A new seven-story high school in Clinton Hill would help turn a tranquil neighborhood into a overcrowded mess by emboldening other builders to build big, argued a neighborhood leader at a hearing on Tuesday.
“It would dramatically and unalterably change the nature and characteristics of our Clinton Hill community,” said David Moore, who is the president of the 15 Quincy Street Tenants Association. “It encourage dangerous precedent for mega buildings throughout our quiet Brooklyn neighborhood.”
Leaders for Unity Preparatory Charter School are applying for zoning exemptions to build the 100-foot high schoolhouse on Lexington Avenue, between Classon and Grand avenue on land owned by housing advocacy group Impacct Brooklyn.
The Community Board 2 land use committee approved the plan at a February meeting after school officials told the panel it had consulted with locals, but irate neighbors said they knew nothing about it. Minutes of a November tenants association meeting show that the possibility of a school did come up, but no one told residents that the plan was moving forward after that.
Neighbors then appealed to the panel to delay the full board vote so they could make their case before it voted on a recommendation to send onto the Board of Standards and Appeals, and they got their chance at Tuesday’s hearing.
Residents railed against the project, arguing teachers and parents driving their teens to the new schoolhouse will create congestion, especially because it is located on a dead-end street.
And the building containing below-market-rate apartments on Quincy Street currently looks out onto a parking lot where the school would be built, blocking light and air to some apartments that only have rear facing windows.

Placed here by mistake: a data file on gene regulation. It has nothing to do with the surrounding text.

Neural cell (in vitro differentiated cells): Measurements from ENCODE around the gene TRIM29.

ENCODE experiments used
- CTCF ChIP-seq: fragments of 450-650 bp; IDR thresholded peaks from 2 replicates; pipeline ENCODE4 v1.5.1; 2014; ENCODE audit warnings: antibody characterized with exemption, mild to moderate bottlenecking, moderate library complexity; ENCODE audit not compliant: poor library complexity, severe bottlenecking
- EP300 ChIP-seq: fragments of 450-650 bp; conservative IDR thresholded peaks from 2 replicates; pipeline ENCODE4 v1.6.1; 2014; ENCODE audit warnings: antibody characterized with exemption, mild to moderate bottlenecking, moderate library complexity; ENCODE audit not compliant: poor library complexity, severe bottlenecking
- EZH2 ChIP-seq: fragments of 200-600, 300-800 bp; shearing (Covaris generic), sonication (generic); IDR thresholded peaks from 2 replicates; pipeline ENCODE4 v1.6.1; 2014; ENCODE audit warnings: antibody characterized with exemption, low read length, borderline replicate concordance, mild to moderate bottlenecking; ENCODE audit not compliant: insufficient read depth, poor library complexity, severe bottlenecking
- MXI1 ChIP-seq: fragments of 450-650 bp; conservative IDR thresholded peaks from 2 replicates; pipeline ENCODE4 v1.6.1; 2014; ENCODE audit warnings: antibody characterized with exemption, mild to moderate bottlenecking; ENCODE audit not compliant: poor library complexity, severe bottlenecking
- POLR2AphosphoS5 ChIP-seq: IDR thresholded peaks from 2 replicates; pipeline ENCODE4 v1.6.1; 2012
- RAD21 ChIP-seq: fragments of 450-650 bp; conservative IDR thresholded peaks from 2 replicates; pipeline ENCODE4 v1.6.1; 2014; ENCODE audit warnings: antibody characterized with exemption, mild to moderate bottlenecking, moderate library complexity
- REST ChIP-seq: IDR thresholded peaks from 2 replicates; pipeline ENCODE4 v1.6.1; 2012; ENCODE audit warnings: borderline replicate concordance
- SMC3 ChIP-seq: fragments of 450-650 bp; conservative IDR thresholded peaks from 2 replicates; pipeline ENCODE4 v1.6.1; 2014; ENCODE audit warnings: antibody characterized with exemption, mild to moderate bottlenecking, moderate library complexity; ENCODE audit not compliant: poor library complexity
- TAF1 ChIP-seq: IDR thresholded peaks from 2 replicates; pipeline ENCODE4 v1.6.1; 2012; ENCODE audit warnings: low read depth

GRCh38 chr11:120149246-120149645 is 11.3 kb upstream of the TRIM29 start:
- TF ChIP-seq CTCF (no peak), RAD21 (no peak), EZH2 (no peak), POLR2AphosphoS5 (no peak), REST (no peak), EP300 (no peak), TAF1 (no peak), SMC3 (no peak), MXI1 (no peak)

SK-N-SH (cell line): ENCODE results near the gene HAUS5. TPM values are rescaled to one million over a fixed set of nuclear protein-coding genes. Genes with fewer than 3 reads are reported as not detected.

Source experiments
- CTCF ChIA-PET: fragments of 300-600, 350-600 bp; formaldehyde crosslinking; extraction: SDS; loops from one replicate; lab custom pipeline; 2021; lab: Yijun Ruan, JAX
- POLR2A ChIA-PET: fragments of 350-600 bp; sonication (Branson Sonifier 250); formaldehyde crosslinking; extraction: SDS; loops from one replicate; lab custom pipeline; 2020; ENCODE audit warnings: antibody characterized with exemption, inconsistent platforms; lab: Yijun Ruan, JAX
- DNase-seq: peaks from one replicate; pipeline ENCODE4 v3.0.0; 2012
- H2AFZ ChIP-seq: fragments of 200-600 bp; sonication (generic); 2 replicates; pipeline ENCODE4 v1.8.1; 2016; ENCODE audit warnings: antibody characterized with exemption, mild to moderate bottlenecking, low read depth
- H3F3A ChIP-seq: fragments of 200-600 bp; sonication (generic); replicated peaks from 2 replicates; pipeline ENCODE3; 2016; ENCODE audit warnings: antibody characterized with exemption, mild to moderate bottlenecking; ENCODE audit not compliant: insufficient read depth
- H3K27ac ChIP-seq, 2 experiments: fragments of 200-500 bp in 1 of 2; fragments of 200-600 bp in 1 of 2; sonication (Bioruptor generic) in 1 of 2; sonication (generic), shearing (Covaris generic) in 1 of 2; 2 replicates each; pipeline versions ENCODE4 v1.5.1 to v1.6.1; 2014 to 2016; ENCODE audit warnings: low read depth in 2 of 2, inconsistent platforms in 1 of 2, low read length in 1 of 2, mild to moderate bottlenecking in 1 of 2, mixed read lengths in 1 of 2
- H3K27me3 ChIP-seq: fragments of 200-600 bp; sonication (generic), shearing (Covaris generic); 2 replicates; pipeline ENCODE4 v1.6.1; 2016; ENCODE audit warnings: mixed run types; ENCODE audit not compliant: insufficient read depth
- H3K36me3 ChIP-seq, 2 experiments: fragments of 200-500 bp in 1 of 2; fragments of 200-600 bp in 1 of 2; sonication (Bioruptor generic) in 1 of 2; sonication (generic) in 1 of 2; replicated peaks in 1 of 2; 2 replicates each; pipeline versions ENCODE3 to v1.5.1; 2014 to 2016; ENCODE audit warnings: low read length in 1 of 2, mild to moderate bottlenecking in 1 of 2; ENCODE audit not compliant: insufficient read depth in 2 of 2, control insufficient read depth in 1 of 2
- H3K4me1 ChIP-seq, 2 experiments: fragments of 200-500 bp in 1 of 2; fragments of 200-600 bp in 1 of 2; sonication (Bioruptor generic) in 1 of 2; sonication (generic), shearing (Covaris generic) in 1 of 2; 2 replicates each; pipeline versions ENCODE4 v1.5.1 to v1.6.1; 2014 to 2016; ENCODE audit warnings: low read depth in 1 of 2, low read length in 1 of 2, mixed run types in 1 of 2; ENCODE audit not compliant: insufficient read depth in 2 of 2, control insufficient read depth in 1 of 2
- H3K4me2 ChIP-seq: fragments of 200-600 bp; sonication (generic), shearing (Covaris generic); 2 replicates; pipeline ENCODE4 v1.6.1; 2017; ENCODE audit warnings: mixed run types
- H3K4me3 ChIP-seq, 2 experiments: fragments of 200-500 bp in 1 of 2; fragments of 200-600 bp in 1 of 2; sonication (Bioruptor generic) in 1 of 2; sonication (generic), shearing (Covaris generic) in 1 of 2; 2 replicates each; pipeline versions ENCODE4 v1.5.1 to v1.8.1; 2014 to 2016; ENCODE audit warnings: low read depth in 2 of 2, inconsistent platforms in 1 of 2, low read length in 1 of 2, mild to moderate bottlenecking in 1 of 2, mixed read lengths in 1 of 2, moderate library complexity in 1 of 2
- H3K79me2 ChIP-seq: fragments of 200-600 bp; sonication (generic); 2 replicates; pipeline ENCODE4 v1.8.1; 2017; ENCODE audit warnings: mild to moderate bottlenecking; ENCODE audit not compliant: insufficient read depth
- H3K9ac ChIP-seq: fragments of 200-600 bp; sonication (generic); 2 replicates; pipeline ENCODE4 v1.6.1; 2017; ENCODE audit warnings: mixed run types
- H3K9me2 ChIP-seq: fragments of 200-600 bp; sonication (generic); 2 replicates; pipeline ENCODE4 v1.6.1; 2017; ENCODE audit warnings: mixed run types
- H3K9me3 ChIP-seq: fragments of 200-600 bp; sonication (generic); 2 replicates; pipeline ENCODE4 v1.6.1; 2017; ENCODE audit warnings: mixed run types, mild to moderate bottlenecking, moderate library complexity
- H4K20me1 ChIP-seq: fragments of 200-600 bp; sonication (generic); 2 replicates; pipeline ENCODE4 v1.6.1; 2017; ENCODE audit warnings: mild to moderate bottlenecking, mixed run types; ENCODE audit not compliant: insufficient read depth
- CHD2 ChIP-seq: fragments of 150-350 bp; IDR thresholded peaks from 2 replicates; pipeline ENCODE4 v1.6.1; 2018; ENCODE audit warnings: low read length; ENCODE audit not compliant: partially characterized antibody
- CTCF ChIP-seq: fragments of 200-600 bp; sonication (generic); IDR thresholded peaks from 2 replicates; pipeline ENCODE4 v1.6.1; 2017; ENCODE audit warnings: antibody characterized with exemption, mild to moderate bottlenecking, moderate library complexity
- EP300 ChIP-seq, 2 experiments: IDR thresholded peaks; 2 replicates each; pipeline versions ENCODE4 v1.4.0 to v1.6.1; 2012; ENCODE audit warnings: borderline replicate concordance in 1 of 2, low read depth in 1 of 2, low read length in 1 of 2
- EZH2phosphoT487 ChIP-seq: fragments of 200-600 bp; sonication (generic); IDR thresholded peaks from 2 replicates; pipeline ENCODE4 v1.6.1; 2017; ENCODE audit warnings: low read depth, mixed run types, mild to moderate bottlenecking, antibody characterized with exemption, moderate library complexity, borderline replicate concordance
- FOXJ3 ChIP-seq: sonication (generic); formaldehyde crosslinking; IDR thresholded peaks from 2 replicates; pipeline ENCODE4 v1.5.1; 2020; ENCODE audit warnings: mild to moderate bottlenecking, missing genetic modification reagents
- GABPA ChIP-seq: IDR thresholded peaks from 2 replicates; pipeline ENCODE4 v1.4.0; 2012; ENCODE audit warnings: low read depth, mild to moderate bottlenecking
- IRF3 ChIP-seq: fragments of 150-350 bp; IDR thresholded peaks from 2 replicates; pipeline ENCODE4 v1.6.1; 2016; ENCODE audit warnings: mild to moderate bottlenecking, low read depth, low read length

“You’re going to lock me in,” said tenant Eileen Rivera, who threatened to move away if the proposal is approved. “I’m basically just going to be looking at a brick wall.”
But school officials said that neighbors have nothing to worry about since the majority of student body lives in Fort Greene, Clinton Hill, and Bedford-Stuyvesant, and will walk or take public transportation to school. One teen reassured the room that educators wouldn’t be flooding the streets with cars, anyway, because they’d much rather hop on their bikes.
“Most of the teachers at my school are hippies, they ride their bikes everywhere,” said Tashara Watt.
Currently, kids must travel to the school’s temporary location in Brownsville and leaders want to move the operation closer to teens’ homes, but can’t find any sites they can afford in the booming nabes as cheap as the Impacct lot, according to Unity’s leader.
“The rising prices makes it very hard for us to afford to have a private site in the area, so this site offers just that,” said Josh Beauregard, who is the school’s co-founder. “Without this option, we would not be able to afford to exist in the district.”
Locals maintained that they aren’t opposed the project because they hate education and offered to help find another affordable lot. They instead said they are upset because the same developer behind 15 Quincy is also building the charter school — Manatus Development — and accused it of caring more about cashing in than the people who live there.
“We want them here in our neighborhood but it’s in the wrong place, that block is too small, it’s overbuilt, and the developer is double dipping,” said Nicole Thompson Adams, who has lived in the nabe for 35 years.
Community Board 2’s executive committee will vote on whether to support the school at its meeting on April 24, and will then pass on recommendation to the Board of Standards and Appeals, which will make the final call.